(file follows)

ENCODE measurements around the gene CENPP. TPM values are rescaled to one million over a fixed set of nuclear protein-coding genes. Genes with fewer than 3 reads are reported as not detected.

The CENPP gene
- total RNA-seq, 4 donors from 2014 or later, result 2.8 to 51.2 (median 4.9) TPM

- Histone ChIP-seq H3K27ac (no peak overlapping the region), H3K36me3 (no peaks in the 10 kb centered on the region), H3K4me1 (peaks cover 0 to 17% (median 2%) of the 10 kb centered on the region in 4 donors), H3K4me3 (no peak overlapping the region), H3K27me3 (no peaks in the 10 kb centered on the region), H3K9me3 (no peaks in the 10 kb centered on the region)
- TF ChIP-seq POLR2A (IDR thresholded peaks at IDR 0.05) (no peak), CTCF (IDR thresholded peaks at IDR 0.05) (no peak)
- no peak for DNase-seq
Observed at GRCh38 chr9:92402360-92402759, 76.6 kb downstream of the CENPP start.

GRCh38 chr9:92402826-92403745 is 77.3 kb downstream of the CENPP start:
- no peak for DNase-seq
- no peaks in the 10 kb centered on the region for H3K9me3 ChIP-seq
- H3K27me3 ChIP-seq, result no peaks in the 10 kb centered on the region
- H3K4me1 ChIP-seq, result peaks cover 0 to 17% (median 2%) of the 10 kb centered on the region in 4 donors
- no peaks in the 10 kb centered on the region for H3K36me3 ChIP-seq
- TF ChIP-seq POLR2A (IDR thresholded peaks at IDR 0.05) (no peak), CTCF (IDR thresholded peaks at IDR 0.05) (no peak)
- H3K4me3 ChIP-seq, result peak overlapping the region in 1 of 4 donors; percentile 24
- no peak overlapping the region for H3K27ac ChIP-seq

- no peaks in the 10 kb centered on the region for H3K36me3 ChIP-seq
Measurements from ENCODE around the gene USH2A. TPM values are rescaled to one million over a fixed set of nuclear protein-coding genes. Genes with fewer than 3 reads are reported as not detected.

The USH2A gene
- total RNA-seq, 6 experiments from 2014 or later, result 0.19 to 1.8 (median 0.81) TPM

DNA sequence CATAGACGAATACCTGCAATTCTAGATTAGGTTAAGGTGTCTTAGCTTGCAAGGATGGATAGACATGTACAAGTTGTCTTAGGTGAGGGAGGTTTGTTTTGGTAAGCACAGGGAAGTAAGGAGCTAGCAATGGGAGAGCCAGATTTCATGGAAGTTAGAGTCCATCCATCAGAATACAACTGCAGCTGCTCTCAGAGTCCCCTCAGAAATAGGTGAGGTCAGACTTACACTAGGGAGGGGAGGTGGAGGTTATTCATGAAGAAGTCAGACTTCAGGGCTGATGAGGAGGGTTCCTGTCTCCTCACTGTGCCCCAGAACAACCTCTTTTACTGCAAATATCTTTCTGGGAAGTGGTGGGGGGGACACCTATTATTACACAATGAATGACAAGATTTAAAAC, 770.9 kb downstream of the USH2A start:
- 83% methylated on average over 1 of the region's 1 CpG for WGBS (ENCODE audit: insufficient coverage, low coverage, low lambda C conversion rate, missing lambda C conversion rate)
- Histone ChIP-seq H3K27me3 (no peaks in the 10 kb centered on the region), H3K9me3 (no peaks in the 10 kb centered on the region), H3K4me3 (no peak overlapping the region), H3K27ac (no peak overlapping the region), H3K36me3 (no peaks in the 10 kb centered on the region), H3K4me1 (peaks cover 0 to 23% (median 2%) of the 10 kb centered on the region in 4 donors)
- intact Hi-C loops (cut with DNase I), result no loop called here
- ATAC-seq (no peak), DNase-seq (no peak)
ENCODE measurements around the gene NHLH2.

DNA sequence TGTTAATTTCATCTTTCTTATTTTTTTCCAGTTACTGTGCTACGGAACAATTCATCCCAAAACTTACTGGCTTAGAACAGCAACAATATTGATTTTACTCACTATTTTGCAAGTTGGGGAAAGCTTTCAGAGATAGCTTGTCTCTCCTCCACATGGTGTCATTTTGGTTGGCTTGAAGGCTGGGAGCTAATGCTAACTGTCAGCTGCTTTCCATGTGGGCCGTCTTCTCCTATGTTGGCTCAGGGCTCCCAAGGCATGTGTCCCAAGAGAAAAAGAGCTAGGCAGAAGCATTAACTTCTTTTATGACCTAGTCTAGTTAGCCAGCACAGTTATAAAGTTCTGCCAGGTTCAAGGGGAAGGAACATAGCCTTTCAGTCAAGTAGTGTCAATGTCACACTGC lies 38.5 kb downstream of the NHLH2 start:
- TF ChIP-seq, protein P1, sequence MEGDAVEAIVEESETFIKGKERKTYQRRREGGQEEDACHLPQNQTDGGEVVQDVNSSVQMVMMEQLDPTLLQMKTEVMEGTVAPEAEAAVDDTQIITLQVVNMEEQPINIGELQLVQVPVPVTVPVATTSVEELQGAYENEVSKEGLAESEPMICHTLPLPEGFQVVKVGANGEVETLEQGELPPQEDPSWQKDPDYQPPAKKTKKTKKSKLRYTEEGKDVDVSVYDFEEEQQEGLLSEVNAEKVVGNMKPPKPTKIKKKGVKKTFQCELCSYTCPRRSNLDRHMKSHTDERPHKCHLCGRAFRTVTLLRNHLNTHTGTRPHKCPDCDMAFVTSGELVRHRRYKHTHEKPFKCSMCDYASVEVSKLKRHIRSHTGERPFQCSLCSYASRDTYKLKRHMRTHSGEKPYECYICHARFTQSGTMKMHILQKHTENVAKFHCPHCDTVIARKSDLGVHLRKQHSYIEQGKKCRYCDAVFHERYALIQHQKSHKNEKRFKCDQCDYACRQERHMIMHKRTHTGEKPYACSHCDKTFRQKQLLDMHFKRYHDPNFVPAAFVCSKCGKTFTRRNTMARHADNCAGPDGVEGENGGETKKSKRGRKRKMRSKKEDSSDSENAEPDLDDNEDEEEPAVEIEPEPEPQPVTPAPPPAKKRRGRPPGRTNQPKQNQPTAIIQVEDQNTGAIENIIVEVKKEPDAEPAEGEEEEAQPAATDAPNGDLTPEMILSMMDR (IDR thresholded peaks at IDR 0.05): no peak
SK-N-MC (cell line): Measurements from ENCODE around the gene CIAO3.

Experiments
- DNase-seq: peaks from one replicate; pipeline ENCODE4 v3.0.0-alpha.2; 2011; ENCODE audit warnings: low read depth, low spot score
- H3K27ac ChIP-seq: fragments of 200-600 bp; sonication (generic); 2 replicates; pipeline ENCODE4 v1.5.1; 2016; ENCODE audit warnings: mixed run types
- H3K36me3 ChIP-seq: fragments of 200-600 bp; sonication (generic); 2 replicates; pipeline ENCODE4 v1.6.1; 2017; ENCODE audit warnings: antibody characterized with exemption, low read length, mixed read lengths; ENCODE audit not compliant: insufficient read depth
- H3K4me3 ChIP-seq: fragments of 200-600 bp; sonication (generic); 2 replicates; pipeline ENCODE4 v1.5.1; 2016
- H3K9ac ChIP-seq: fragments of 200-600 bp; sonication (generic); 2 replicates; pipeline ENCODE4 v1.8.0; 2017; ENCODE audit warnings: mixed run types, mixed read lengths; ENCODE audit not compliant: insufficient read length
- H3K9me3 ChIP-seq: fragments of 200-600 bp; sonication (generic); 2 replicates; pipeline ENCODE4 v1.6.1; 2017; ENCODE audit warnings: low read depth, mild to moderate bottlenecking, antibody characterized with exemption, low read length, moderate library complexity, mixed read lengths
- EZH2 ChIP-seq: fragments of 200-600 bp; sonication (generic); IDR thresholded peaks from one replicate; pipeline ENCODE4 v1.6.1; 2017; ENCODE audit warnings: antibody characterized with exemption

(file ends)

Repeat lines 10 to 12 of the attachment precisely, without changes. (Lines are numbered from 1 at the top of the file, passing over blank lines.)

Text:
- no peaks in the 10 kb centered on the region for H3K9me3 ChIP-seq
- H3K27me3 ChIP-seq, result no peaks in the 10 kb centered on the region
- H3K4me1 ChIP-seq, result peaks cover 0 to 17% (median 2%) of the 10 kb centered on the region in 4 donors